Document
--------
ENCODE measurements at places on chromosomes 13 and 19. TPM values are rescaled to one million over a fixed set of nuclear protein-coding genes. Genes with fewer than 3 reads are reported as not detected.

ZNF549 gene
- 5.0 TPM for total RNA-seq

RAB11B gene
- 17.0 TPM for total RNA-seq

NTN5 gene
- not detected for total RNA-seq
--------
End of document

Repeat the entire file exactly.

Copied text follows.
ENCODE measurements at places on chromosomes 13 and 19. TPM values are rescaled to one million over a fixed set of nuclear protein-coding genes. Genes with fewer than 3 reads are reported as not detected.

ZNF549 gene
- 5.0 TPM for total RNA-seq

RAB11B gene
- 17.0 TPM for total RNA-seq

NTN5 gene
- not detected for total RNA-seq